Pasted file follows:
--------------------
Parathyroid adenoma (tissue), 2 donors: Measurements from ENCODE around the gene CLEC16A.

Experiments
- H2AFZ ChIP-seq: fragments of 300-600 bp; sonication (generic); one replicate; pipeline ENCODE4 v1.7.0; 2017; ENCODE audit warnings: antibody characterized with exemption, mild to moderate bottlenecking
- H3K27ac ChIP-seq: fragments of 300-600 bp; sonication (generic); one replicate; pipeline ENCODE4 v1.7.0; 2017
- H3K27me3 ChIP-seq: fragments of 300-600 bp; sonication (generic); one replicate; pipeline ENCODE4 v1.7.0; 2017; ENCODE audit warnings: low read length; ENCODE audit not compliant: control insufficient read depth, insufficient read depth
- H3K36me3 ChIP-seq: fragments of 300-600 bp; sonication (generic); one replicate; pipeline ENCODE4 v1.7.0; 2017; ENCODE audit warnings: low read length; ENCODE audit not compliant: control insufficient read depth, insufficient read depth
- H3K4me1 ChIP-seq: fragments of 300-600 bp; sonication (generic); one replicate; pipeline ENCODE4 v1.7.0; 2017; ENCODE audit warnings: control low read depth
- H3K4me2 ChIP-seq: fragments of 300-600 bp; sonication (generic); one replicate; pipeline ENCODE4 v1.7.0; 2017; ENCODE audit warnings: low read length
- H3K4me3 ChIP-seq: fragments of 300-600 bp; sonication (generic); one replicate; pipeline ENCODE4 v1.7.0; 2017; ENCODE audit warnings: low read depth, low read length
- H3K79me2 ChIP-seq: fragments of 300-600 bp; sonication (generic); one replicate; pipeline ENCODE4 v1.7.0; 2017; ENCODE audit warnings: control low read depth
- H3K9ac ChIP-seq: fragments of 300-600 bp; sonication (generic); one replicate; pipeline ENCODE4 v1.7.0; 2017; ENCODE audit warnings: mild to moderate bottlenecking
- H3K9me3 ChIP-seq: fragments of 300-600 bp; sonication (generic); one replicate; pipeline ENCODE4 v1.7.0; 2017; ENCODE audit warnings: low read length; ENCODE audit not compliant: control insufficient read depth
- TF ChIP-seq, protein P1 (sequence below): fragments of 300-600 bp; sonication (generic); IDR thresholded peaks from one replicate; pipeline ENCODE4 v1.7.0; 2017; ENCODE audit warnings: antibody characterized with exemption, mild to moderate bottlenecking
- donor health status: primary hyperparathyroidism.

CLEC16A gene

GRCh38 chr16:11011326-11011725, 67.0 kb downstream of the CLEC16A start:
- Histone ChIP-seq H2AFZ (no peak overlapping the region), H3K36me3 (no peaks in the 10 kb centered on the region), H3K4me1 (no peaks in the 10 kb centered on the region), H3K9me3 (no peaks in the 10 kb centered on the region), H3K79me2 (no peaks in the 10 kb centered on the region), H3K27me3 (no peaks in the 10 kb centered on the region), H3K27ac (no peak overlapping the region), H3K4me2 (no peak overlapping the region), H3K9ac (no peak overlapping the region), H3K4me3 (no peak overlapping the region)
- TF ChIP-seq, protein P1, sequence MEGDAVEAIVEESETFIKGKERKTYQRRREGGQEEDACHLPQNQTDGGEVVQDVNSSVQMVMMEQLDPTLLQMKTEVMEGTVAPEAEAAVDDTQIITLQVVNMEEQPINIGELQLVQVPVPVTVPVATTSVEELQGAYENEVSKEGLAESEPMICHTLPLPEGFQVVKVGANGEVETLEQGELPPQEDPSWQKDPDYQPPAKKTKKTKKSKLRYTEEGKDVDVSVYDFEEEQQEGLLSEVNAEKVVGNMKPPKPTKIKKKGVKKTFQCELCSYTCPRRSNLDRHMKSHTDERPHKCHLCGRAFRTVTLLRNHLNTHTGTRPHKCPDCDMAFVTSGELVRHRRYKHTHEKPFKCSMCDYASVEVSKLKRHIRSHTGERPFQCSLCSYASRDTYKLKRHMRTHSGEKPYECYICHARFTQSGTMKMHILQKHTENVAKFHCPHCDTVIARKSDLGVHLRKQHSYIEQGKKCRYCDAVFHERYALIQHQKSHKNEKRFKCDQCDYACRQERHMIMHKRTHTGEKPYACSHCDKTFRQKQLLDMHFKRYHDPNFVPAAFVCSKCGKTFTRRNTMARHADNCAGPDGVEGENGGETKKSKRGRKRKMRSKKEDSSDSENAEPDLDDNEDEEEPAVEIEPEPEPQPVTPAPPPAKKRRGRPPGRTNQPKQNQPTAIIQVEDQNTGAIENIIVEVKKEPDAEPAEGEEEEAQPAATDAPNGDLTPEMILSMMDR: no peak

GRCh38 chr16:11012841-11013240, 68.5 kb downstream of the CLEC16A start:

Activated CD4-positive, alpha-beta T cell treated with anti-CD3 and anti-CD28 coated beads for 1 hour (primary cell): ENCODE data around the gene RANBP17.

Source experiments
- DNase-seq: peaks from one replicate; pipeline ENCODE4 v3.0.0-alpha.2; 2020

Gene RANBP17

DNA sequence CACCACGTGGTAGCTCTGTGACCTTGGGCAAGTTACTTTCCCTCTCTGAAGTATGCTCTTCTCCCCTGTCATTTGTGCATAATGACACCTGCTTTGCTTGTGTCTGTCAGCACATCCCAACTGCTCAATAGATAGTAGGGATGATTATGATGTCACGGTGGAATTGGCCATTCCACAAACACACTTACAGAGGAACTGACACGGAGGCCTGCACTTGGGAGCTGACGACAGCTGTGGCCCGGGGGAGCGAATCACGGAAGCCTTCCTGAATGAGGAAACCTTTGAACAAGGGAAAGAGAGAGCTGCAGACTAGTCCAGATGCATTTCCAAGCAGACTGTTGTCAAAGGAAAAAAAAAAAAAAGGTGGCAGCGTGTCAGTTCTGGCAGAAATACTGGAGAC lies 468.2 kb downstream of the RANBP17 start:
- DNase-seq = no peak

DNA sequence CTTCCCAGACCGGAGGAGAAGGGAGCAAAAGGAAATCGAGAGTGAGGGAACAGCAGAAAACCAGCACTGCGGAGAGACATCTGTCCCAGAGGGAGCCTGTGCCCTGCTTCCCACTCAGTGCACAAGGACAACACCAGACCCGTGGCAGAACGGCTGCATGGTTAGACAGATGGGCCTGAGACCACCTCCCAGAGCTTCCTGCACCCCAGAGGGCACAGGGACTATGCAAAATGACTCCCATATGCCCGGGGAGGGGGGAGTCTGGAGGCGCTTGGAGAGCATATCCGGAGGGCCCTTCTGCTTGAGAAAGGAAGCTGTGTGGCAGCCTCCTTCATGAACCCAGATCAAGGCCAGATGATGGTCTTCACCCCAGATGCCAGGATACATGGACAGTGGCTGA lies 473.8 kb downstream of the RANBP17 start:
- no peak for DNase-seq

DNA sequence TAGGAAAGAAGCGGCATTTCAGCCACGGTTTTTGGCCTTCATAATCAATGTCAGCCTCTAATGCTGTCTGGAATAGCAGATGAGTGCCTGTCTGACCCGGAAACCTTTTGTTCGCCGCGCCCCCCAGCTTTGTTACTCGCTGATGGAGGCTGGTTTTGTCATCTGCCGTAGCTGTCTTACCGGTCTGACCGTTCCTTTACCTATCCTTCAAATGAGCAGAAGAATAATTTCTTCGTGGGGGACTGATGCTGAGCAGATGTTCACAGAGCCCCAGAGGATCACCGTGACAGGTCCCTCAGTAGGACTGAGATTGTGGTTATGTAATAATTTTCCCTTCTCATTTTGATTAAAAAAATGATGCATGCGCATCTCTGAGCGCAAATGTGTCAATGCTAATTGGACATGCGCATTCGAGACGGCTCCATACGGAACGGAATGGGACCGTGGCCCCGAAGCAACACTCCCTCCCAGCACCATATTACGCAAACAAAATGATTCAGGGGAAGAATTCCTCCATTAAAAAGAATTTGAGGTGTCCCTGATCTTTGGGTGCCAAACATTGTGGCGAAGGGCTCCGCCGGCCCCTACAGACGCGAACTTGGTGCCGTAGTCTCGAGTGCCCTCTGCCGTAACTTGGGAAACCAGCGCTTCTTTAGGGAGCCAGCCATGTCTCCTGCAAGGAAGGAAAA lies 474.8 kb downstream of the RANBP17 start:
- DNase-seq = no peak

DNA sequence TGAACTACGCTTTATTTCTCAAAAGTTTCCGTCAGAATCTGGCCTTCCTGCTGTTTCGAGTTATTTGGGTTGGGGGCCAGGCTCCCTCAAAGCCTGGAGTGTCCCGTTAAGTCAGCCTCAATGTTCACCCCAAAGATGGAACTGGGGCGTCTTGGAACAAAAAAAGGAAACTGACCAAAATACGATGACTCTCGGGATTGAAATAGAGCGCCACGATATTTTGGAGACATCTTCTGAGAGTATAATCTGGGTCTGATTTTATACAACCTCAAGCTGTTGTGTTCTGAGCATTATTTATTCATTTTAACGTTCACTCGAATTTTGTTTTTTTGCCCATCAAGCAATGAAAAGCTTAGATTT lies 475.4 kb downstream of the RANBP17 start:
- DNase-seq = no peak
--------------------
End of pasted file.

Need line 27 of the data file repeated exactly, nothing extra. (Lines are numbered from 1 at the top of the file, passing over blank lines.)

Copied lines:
- no peak for DNase-seq